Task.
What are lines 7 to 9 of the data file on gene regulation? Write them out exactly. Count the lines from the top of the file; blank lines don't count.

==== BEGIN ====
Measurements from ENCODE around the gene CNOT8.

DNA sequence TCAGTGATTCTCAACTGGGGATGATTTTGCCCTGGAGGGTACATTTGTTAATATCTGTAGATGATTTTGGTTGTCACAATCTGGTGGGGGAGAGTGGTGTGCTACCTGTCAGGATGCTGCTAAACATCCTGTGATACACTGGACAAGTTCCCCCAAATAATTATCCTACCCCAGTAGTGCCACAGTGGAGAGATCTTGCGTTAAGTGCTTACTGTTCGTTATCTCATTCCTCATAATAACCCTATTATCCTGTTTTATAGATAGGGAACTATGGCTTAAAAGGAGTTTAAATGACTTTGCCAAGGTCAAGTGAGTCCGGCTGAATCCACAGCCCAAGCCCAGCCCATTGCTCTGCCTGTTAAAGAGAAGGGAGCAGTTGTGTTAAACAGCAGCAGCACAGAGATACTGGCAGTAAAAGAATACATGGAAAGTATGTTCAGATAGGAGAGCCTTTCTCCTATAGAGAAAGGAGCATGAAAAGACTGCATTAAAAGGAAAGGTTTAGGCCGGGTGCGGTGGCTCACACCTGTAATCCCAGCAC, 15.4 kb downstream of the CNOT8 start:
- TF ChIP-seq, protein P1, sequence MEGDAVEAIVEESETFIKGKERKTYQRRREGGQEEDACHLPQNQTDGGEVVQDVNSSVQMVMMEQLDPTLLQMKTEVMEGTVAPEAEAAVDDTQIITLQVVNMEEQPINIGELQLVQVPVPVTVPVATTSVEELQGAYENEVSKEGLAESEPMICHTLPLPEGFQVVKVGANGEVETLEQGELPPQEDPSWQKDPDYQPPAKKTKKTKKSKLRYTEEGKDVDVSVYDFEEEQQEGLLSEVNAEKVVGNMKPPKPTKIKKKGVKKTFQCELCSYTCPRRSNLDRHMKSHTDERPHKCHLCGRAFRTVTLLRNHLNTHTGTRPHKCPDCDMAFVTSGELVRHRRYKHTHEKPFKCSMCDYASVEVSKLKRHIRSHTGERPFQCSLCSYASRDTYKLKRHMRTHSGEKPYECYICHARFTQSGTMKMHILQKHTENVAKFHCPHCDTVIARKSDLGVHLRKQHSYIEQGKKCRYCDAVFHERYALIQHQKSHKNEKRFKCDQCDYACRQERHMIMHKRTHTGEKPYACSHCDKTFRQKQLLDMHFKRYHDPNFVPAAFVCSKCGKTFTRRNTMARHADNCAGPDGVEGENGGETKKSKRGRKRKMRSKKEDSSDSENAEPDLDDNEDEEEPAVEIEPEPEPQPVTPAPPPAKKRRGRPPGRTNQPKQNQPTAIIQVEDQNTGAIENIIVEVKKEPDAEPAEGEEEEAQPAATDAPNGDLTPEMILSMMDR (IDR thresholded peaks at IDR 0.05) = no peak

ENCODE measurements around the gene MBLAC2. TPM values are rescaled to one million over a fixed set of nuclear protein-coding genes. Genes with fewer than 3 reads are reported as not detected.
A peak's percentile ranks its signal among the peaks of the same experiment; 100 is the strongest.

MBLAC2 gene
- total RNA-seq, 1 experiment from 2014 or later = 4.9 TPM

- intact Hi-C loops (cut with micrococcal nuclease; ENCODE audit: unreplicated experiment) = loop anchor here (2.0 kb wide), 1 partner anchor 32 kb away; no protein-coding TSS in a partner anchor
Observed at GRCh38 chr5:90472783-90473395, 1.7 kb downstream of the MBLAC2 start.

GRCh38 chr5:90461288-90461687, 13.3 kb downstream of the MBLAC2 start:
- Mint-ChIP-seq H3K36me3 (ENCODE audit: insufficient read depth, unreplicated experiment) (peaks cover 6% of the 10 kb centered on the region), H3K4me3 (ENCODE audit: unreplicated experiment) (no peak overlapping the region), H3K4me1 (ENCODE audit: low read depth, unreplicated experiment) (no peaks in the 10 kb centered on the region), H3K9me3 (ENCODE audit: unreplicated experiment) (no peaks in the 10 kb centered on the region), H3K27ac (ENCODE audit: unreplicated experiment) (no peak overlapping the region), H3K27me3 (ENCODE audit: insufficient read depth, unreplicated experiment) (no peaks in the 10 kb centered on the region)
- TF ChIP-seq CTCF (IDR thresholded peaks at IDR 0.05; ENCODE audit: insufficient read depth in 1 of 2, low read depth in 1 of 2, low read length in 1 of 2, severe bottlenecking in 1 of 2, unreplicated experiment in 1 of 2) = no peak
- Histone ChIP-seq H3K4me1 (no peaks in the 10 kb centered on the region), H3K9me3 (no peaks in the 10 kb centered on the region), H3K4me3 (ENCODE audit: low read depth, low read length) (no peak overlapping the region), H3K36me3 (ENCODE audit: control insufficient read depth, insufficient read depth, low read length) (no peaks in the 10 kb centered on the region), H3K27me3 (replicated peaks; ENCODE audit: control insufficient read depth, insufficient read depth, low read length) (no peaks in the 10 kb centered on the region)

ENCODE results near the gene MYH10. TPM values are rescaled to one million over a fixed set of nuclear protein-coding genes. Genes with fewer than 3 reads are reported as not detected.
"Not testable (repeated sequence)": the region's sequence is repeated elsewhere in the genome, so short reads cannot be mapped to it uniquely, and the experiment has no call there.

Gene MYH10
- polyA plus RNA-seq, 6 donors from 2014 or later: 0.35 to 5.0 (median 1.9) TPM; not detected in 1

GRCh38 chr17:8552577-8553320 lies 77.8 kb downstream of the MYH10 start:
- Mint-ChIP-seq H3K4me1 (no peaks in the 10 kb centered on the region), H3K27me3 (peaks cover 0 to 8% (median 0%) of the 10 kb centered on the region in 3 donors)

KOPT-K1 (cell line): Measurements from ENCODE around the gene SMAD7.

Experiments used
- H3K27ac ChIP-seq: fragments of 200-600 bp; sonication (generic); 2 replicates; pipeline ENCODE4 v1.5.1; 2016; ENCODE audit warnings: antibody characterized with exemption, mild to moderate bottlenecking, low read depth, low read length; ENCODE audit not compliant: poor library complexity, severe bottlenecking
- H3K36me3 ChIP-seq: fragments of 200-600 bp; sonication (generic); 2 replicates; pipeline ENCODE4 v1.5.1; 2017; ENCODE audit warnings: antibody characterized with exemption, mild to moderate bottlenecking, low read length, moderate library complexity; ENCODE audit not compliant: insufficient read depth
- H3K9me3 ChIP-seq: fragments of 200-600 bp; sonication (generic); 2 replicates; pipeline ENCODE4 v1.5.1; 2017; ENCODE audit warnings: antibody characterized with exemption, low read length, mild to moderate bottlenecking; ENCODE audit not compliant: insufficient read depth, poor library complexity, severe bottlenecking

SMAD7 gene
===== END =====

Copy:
- total RNA-seq, 1 experiment from 2014 or later = 4.9 TPM

- intact Hi-C loops (cut with micrococcal nuclease; ENCODE audit: unreplicated experiment) = loop anchor here (2.0 kb wide), 1 partner anchor 32 kb away; no protein-coding TSS in a partner anchor
Observed at GRCh38 chr5:90472783-90473395, 1.7 kb downstream of the MBLAC2 start.